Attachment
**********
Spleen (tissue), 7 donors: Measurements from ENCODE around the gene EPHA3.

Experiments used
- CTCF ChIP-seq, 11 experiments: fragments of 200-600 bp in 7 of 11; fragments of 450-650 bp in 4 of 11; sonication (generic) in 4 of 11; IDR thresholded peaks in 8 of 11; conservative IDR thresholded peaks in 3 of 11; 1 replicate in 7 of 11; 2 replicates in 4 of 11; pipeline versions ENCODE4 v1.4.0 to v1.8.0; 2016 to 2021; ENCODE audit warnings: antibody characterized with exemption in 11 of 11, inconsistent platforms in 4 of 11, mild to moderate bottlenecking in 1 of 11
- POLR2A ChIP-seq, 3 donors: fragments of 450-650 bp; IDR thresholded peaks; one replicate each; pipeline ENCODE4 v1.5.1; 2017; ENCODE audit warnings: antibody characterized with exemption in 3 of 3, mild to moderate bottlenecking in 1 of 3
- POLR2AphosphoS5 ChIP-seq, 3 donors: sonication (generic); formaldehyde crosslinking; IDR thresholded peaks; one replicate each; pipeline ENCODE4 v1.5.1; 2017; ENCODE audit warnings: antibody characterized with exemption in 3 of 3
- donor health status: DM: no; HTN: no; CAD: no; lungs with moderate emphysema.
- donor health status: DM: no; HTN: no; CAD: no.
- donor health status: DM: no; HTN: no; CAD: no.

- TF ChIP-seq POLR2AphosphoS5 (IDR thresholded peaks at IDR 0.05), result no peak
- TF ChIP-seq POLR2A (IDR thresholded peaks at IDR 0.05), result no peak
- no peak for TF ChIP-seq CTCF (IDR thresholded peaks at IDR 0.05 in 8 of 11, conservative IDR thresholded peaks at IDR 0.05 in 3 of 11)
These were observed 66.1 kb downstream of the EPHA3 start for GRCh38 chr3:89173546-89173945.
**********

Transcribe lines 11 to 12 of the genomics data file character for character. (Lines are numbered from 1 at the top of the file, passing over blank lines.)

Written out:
- no peak for TF ChIP-seq CTCF (IDR thresholded peaks at IDR 0.05 in 8 of 11, conservative IDR thresholded peaks at IDR 0.05 in 3 of 11)
These were observed 66.1 kb downstream of the EPHA3 start for GRCh38 chr3:89173546-89173945.